Apr 3 - Lost in the Wilderness

Yesterday, April 2, with a strong desire to get out and explore, we set out to find the long sought shortcut between Sutherlin and Glide (both in Oregon). Separated by perhaps 15 miles (for a crow) and terrain rugged enough that there's no easy or paved direct way, we'd be feeling our way through wilderness on little used and poorly marked BLM and logging "roads". Using MS Streets and Trips and a new Delorme Oregon Gazetteer Atlas, we plotted two possible routes through the rugged forested mountains between our start and end points. Then, with Lewis and Clark-like resolve, not to mention a good dose of optimism, we mounted up and headed out into the unknown with the low-clearance one-wheel-drive Ford Focus - probably not the optimal thing for what most would consider jeep roads. Our truck and camper is up in Camas WA awaiting an adventure with the two grandkids next week. Thus, our need to take the Focus.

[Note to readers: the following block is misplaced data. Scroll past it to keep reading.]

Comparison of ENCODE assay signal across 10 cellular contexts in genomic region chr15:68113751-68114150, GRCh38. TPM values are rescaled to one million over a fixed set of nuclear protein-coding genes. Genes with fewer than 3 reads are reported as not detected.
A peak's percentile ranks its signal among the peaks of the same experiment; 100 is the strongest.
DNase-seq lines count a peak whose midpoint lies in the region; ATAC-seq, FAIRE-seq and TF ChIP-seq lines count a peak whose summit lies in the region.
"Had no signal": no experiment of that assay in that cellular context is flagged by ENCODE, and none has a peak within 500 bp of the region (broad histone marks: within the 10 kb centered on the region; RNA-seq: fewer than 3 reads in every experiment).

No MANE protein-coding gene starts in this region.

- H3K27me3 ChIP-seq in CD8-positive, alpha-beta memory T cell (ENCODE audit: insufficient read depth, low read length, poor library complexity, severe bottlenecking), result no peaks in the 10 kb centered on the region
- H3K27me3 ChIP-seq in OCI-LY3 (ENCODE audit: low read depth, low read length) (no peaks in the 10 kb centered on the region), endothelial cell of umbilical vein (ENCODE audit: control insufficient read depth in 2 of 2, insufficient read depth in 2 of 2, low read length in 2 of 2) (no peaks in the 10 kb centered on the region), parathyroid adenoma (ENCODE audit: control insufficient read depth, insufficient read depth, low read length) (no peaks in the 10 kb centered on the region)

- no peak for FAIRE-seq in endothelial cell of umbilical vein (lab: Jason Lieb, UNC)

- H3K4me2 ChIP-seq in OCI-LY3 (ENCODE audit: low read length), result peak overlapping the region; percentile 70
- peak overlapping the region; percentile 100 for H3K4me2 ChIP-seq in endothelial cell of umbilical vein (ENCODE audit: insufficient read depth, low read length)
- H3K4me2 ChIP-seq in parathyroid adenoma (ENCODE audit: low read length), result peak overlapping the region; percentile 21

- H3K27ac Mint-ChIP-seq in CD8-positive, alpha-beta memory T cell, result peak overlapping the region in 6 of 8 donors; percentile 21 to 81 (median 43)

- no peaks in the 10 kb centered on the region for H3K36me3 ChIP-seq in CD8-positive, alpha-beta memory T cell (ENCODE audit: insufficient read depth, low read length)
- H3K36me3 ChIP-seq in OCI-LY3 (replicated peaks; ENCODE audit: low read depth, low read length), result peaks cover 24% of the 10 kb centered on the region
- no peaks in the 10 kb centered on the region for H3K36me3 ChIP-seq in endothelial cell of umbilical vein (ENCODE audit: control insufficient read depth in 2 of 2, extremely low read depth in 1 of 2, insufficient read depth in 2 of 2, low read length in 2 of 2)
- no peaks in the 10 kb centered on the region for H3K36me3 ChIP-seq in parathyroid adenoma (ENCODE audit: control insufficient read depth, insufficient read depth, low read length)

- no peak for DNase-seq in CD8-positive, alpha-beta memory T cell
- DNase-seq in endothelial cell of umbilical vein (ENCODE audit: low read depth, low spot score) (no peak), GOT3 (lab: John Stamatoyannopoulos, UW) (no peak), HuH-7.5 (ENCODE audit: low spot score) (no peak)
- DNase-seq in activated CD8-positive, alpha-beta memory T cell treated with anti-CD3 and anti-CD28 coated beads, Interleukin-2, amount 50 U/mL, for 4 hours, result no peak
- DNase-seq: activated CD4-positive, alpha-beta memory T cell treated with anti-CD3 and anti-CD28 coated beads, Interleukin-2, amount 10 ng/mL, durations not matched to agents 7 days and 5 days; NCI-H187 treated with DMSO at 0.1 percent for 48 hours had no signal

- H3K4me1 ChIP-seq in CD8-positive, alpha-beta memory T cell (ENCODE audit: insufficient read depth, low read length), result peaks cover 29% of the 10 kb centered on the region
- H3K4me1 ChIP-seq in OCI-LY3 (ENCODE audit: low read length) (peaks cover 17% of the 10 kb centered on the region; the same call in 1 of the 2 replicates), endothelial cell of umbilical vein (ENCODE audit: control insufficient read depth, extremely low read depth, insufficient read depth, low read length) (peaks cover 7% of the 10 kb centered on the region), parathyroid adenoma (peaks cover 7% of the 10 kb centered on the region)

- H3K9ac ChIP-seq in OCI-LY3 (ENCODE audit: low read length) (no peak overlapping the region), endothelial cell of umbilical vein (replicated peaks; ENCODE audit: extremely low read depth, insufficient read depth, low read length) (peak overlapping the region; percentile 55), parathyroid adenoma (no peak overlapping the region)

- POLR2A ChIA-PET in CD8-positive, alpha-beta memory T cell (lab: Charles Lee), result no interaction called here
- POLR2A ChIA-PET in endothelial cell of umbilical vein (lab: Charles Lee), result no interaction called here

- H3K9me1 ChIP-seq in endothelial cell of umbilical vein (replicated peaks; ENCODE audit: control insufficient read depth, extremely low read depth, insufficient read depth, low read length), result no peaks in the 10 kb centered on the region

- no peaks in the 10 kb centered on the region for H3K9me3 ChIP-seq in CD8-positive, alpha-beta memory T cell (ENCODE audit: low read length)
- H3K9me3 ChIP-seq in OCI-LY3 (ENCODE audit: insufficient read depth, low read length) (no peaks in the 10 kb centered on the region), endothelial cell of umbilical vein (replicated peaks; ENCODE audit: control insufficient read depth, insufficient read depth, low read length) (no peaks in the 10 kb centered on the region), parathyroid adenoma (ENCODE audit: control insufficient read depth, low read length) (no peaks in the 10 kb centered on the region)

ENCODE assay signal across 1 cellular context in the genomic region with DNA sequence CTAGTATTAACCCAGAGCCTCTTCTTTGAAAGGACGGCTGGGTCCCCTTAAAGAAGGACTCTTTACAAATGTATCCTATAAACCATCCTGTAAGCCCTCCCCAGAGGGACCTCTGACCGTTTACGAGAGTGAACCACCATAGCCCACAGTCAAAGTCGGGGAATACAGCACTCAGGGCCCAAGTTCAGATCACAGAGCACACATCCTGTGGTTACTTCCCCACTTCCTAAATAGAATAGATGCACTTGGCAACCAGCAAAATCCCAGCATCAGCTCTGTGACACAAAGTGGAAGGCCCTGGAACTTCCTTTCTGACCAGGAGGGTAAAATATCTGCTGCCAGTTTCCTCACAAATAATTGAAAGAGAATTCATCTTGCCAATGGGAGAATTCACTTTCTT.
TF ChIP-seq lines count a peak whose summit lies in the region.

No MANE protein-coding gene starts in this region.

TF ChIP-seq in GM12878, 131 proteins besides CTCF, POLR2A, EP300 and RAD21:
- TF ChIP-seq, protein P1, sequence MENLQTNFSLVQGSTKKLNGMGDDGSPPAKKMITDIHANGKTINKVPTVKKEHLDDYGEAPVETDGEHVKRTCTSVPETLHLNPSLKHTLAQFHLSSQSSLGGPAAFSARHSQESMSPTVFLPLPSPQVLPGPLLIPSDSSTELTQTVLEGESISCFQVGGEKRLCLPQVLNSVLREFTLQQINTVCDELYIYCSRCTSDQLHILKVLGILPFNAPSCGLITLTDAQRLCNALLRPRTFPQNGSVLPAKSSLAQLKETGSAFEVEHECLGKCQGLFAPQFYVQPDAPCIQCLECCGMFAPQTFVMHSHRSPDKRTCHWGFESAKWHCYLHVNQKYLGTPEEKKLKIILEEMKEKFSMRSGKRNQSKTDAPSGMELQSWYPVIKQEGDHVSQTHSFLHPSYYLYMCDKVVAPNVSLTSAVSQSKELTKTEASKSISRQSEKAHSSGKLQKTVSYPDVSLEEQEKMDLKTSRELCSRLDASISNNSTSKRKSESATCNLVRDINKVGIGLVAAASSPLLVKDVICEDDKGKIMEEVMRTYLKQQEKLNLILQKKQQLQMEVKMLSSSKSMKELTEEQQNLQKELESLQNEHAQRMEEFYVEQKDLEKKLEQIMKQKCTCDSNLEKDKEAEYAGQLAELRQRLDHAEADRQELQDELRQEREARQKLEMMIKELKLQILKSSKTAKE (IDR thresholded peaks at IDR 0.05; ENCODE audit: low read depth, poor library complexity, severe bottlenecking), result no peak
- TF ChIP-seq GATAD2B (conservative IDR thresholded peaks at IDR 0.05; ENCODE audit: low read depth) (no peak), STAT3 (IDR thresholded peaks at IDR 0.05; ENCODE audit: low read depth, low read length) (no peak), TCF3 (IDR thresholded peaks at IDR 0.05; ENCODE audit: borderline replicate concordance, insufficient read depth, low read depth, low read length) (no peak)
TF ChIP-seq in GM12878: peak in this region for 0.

There's no point in getting too detailed about the ensuing few hours. But I will say that reliance on either Streets and Trips or the Gazetteer is a good way to get yourself into trouble. Both of them show roads that might exist (or had existed at one time), but are currently gated, not used, or otherwise impassable. The Garmin was also of only marginal use. We came up "snake-eyes" on both the routes we plotted (locked gates) and had to rely on the Garmin's tracking function to find our way through the maze of trails and roads to get back out the way we went in.

But despite our lack of success it was an exciting experience. Kicking around the back country is one of the things we want to do more.

Later in the afternoon we stopped at both the regional offices of the Forest Service and the BLM in Roseburg. The smart and helpful folks at each stop loaded us up with a bushel basket of maps, guides, and other resources that will be helpful as we explore the Umpqua area in the future. We also now have a proper map of both the National Forest and BLM land in this area. A surprise to me was the amount of BLM land in southeastern Oregon... over 300,000 acres of it. Dispersed camping is allowed on most of it, but accessible to smaller rigs only.

Think we're going to like it here.

Cooper Creek Reservoir

Through a clear-cut

about 2000 ft. elevation


Stopped by a gate.

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